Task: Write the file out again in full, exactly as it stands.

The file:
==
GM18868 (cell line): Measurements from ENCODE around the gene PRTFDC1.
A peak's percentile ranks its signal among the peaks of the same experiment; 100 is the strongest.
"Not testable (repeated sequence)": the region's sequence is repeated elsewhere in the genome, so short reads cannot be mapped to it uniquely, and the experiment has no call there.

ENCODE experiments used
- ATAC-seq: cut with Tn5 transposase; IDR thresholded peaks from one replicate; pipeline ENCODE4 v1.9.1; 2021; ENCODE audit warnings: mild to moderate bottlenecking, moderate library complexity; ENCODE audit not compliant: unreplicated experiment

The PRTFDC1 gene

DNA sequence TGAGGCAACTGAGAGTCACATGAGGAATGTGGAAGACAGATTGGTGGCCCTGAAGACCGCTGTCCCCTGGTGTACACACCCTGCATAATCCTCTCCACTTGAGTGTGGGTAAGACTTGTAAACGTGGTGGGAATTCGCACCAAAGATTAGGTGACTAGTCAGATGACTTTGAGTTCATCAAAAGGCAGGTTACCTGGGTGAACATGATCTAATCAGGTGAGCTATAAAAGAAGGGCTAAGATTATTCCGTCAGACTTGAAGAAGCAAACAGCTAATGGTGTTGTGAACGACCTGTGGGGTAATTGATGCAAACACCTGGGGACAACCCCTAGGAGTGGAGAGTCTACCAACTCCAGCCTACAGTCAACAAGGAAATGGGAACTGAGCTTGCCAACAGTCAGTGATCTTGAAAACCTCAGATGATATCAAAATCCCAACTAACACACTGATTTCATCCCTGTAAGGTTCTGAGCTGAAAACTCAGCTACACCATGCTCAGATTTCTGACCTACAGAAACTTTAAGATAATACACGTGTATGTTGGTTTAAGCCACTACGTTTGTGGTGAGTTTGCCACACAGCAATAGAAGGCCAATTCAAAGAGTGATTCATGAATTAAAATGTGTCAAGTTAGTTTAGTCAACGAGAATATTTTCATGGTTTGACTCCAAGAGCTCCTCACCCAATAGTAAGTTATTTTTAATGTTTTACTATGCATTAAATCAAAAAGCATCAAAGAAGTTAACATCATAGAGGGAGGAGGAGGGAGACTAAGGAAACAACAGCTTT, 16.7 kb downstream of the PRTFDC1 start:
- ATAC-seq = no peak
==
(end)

GM18868 (cell line): Measurements from ENCODE around the gene PRTFDC1.
A peak's percentile ranks its signal among the peaks of the same experiment; 100 is the strongest.
"Not testable (repeated sequence)": the region's sequence is repeated elsewhere in the genome, so short reads cannot be mapped to it uniquely, and the experiment has no call there.

ENCODE experiments used
- ATAC-seq: cut with Tn5 transposase; IDR thresholded peaks from one replicate; pipeline ENCODE4 v1.9.1; 2021; ENCODE audit warnings: mild to moderate bottlenecking, moderate library complexity; ENCODE audit not compliant: unreplicated experiment

The PRTFDC1 gene

DNA sequence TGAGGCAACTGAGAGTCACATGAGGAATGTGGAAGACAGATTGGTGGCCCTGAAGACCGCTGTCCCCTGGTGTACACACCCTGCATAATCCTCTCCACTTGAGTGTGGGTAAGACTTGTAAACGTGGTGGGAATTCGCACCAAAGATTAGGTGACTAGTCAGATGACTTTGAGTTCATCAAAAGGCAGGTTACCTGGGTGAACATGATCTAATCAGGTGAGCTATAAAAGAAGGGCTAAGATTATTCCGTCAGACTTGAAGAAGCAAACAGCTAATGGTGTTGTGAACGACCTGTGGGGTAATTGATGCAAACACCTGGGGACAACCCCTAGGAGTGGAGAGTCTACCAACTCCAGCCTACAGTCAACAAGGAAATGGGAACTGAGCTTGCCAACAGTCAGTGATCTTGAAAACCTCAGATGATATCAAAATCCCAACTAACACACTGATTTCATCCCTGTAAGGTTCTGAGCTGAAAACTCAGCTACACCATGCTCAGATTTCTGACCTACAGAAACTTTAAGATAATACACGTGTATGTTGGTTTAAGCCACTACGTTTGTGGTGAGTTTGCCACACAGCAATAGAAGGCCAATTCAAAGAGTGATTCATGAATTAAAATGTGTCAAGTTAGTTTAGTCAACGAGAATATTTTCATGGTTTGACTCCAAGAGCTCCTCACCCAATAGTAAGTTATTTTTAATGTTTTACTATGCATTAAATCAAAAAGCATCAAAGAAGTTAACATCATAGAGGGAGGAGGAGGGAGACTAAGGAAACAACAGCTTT, 16.7 kb downstream of the PRTFDC1 start:
- ATAC-seq = no peak